The “borderline” team compromise that staved off an F1 crisis
Formula 1’s budget cap was heralded as a radical advance, the saviour of smaller teams, and the pathway to a brighter commercial future for all. So why were so many teams so keen to either break it or negotiate a raise? As MARK GALLAGHER reveals, it’s not just about the cost of crash repairs
Following the introduction of Formula 1’s budget cap, the one thing which seemed inevitable was that its limits would soon be tested. Coping with factors inside F1 was one thing: financial allowances were made for the addition of sprint races and the ever-expanding nature of the calendar.
Turn to factors outside F1’s control, and the shrinking nature of the global village and its impact on every facet of staging a world championship becomes evident. COVID-19 proved that. F1 ground to halt in spring 2020 and is still dealing with the pandemic’s effects on global travel, supply chains and logistics. As a result this year’s budget cap, a ceiling of $140m on each team’s race car design, manufacturing and operations, was already at odds with a world of variation, fluctuation and unpredictability.
OPINION: Everything looked set for Red Bull and Porsche to join forces for the 2026 season, before the marriage between both parties was called off. While at the time it looked like a major coup for Formula 1 in gaining both VW Group powerhouses Audi and Porsche for 2026, Red Bull and Porsche have really been spared a potentially fractious relationship.
Glory days for Tyrrell became increasingly infrequent after Jackie Stewart’s retirement. But in the latest instalment of his history of the team for Autosport's sister title GP Racing, MAURICE HAMILTON recalls how Ken Tyrrell’s plucky and defiantly small team stayed bold enough to innovate – springing a surprise with F1’s first six-wheeled car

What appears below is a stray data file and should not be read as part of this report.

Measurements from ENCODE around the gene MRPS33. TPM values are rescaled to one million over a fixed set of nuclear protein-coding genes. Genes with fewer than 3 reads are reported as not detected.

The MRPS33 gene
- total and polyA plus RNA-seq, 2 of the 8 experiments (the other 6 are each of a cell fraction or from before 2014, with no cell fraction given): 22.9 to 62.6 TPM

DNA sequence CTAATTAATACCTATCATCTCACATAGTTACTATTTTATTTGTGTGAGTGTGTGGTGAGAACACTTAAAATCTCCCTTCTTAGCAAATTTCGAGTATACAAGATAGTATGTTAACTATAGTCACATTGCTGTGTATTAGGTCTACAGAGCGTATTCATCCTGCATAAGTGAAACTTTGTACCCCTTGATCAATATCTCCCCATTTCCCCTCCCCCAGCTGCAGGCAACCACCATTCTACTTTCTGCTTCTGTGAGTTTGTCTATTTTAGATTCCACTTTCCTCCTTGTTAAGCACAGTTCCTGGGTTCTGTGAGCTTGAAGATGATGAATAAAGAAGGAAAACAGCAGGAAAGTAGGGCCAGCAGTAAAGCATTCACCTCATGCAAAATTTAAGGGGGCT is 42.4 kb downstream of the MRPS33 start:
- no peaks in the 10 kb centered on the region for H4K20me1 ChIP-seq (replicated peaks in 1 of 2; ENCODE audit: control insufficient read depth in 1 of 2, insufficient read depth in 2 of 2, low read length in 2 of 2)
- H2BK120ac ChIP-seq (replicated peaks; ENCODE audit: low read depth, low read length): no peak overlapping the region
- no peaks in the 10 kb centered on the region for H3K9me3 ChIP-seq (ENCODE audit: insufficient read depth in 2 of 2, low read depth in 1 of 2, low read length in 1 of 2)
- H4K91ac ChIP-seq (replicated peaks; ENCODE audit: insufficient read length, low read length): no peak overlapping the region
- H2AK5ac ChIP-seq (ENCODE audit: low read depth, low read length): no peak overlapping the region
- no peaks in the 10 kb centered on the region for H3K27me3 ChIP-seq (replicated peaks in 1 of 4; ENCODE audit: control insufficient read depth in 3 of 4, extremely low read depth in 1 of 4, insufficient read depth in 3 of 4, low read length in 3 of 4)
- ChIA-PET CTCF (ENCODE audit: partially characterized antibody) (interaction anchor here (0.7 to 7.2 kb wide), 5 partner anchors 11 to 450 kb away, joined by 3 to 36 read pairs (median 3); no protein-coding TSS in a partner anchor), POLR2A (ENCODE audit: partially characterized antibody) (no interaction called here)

While it launched the F1 career of a future world champion, STUART CODLING recalls that the BT60 was also the final nail in the coffin of a once-great marque 30 years ago. Here is its story
Multiple-title-winning designer and team boss Ross Brawn is finally leaving Formula 1 after nearly 50 years in motorsport. But he still has plenty of insights on what’s working and what comes next, as he revealed to Autosport in a far-reaching exclusive interview in Abu Dhabi
OPINION: Mattia Binotto’s departure from Ferrari will naturally bring a range of changes across the Formula 1 team. But how the changes shape up and the impact they could have is set to be dictated by a key direction Ferrari’s top dogs will need to pick
OPINION: Mercedes endured its worst season of the hybrid Formula 1 era, but was mercifully spared its first winless campaign in over a decade late on. It has owned up to the mistakes it made which led to its troubled W13. And while its task to return to title-challenging contention is not small, its 2022 season seems more like a blip than the beginning of a downward spiral.
Esteban Ocon likes to point out he’s the first driver since Lewis Hamilton to emerge from a spell as Fernando Alonso’s team-mate with a superior overall points record. While some may disagree, as LUKE SMITH discovered, the 2021 Hungarian GP winner reckons it’s not just luck which has made him France’s pre-eminent Formula 1 driver of the moment…
The death of Dietrich Mateschitz last month has not only deprived Red Bull of its visionary founder, it has shorn Formula 1 of one of its most influential benefactors. Mateschitz himself was famously media-shy, preferring to let the brand do the talking on his behalf. And, while it’s now normal to speak of Red Bull F1 titles and champions made, Mateschitz never assumed it would be easy or even possible – as ANTHONY ROWLINSON discovered during this previously unpublished interview from 2006…
Russell: De Vries deserved to have “stars align” for F1 entry
Steiner: F1 now a “tough crowd” with so many competitive teams